The Graph of the Riemann zeta function ζ(s)

The Riemann zeta function, in symbols ζ(s), is a rather complicated function which the mathematician Bernhard Riemann (18261866) introduced in 1859 to generalize the Euler zeta function
ζ(s)  = 
 n^{s}  (s > 1) 
to the complex plane. Since the Riemann zeta function ζ is a function from the complex plane ℂ to itself, i.e., ζ: ℂ → ℂ, its graph cannot be represented as a 3D image. Instead, the real part and the imaginary part are plotted separately. In addition, the absolute value ζ(s) may be shown.
You can download an executable Java program which plots the graph of the ζ function in this way:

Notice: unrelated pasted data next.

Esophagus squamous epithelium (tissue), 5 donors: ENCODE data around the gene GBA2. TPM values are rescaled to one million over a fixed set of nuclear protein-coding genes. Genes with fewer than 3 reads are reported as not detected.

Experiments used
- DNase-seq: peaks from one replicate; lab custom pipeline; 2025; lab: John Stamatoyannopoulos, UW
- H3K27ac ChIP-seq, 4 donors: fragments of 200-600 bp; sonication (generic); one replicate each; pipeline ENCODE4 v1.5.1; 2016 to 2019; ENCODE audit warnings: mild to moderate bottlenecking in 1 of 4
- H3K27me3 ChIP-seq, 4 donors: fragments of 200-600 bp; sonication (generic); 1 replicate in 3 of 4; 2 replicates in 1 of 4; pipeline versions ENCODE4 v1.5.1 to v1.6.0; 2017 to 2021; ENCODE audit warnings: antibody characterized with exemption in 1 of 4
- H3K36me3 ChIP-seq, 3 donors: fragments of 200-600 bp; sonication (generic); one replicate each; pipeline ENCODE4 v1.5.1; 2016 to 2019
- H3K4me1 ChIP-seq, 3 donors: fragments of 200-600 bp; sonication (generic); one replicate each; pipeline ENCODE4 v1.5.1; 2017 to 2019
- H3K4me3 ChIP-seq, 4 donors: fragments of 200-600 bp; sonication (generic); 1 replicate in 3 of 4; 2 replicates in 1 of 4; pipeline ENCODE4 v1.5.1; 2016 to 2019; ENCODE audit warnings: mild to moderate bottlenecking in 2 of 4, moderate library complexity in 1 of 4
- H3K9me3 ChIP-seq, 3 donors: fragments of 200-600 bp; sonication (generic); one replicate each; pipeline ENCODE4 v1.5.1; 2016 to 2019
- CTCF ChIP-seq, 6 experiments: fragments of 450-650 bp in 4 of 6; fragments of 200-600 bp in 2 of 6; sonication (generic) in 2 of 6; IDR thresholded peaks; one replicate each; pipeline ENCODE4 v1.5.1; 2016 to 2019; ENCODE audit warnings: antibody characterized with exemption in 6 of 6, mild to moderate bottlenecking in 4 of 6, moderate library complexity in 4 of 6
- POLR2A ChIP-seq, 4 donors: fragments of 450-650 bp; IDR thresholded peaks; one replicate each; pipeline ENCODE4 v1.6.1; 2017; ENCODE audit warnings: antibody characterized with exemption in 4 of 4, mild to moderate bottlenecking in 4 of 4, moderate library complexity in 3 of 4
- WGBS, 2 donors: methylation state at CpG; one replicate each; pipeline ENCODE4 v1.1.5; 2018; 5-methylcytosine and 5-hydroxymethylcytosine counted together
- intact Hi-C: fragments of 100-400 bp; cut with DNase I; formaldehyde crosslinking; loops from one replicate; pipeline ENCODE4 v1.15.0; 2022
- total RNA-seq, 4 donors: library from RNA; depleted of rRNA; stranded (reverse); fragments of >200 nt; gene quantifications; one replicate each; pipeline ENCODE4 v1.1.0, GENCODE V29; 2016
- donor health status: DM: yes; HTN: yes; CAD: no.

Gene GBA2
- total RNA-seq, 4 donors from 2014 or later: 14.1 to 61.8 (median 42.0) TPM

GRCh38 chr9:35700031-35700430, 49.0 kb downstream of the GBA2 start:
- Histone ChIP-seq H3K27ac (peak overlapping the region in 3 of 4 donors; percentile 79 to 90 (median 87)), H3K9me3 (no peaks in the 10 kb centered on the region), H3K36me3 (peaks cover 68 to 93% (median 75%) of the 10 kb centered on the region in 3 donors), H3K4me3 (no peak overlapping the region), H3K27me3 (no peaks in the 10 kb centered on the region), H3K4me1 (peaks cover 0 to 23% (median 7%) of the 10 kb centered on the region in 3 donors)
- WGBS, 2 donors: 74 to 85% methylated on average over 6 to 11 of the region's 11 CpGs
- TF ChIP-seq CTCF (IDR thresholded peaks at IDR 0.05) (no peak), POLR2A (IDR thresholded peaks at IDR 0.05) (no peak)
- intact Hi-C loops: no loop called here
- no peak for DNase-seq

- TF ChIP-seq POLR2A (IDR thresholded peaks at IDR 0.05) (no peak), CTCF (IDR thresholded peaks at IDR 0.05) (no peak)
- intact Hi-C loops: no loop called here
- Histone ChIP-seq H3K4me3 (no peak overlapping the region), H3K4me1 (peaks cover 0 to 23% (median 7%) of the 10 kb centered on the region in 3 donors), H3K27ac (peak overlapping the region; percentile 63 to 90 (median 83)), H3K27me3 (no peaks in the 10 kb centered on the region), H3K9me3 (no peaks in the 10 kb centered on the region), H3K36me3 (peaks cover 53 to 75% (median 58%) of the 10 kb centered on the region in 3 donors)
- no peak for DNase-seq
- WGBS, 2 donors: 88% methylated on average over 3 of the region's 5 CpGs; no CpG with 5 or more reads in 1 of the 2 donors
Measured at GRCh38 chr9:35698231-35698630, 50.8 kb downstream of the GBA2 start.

http://mathit.org/Mathematik/Riemann/riemann.jar
(It requires Java JRE 6 or higher).
You can adjust the ranges of the plotted values Re s, Re s, and z, where s = Re s + i Im s, and z = Re ζ(s), z = Im ζ(s), or z = ζ(s), respectively.
In the plot, the real and imaginary lines are projected on the graph and are marked red. The socalled "critical line" (Re s = 1/2) is marked green; the famous Riemann hypothesis conjectures that all zeros besides s = 2, 4, 6, .... lie on the critical line.
If your browser has installed Java Applets, you can quickly start the program by simply clicking the button:
© de Vries 20042015